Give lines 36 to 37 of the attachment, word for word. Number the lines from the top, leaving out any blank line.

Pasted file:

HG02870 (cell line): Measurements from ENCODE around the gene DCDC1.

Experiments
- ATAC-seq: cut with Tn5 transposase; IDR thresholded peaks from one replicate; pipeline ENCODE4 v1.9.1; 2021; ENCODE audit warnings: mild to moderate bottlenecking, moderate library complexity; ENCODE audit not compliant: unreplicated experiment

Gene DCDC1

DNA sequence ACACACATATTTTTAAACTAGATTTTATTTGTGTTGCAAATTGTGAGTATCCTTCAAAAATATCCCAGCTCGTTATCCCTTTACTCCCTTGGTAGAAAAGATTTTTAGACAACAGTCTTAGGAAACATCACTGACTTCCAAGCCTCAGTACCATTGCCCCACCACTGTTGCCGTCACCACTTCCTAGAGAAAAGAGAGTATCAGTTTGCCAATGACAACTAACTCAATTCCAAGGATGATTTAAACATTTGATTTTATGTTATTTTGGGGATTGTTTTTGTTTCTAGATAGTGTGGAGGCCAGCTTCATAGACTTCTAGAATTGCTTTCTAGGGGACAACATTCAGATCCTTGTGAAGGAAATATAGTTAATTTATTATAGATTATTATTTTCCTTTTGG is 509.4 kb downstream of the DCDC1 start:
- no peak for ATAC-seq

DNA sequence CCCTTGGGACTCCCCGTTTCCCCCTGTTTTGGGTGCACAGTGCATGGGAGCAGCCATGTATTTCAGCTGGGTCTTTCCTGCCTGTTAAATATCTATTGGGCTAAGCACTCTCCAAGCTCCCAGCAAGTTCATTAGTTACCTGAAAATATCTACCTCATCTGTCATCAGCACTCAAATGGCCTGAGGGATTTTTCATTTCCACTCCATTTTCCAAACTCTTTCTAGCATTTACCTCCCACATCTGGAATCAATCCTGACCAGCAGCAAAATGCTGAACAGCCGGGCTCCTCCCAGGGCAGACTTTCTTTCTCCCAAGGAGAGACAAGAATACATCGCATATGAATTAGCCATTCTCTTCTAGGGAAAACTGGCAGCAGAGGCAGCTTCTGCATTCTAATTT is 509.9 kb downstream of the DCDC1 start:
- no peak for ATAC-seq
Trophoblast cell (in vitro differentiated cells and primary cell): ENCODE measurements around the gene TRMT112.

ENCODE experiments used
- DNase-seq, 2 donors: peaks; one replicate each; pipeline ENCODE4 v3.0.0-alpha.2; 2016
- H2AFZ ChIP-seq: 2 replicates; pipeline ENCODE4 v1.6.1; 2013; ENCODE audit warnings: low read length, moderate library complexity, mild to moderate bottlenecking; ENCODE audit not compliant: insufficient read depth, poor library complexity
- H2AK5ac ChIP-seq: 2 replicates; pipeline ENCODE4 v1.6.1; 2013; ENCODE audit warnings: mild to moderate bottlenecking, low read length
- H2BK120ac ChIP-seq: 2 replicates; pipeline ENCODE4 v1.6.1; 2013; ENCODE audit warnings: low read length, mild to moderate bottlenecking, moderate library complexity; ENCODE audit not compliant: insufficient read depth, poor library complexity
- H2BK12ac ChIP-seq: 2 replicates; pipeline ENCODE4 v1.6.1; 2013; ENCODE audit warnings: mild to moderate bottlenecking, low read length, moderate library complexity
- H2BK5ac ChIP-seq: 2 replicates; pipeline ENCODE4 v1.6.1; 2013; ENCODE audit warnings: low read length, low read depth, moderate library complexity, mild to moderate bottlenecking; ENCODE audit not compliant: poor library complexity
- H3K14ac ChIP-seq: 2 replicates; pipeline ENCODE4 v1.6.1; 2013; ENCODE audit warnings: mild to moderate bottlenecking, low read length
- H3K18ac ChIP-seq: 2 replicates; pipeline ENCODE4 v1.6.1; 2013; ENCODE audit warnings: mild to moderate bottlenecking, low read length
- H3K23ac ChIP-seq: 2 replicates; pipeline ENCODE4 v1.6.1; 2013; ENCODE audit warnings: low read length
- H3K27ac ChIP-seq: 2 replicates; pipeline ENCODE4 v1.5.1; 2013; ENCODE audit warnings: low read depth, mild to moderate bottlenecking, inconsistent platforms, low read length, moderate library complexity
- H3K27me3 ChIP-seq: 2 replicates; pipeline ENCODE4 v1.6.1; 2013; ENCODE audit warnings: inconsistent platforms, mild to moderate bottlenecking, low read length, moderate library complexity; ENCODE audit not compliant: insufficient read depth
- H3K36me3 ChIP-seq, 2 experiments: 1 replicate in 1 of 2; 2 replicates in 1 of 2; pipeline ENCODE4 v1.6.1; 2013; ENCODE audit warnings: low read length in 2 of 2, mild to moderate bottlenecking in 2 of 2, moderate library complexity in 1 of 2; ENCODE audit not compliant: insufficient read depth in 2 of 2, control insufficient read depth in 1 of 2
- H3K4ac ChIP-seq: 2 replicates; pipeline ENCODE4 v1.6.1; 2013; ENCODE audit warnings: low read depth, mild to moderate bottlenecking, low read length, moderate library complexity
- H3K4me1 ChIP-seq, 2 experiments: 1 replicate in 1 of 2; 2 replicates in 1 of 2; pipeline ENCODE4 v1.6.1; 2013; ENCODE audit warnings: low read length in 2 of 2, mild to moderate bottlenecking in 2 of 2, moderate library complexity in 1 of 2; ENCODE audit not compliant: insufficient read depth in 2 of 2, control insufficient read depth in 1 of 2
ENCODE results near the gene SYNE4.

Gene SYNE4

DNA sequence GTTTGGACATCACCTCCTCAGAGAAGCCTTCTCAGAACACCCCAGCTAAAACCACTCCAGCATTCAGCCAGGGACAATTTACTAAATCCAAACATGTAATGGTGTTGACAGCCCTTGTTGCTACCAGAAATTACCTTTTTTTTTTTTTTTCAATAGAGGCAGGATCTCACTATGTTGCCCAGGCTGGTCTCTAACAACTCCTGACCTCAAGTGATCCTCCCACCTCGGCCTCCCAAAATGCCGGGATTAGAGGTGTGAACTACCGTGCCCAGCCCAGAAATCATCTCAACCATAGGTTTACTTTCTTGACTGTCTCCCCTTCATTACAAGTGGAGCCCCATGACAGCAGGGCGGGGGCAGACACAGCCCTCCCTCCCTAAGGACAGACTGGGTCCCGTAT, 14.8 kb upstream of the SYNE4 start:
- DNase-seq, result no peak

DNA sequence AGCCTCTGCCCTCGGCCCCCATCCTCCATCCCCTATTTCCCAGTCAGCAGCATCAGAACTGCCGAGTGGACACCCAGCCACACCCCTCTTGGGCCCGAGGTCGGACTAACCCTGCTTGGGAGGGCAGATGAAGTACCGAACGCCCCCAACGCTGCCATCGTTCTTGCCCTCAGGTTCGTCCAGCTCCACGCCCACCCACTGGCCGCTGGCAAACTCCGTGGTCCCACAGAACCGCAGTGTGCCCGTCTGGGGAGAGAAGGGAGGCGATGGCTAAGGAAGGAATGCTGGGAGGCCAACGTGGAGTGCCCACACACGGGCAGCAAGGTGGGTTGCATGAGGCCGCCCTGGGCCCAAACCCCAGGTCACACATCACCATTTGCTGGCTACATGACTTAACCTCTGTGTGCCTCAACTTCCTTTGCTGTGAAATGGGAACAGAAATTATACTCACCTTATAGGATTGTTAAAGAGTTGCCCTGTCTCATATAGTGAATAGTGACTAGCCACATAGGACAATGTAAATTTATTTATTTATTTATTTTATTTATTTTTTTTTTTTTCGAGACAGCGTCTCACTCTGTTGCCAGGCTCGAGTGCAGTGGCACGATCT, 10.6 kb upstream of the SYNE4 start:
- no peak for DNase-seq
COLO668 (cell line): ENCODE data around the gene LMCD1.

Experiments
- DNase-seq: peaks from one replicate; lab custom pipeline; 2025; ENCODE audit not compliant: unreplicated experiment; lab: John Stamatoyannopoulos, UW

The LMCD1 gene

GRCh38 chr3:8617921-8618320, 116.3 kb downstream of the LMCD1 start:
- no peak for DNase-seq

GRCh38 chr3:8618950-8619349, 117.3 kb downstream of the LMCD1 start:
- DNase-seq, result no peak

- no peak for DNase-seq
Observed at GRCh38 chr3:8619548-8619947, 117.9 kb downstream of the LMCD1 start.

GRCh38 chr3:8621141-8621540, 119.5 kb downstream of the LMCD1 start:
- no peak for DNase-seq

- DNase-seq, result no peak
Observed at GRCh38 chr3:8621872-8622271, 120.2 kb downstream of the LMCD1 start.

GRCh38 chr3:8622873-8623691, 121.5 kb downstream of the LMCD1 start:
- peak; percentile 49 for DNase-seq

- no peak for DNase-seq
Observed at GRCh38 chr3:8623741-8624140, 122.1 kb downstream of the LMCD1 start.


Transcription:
- no peak for DNase-seq

GRCh38 chr3:8618950-8619349, 117.3 kb downstream of the LMCD1 start: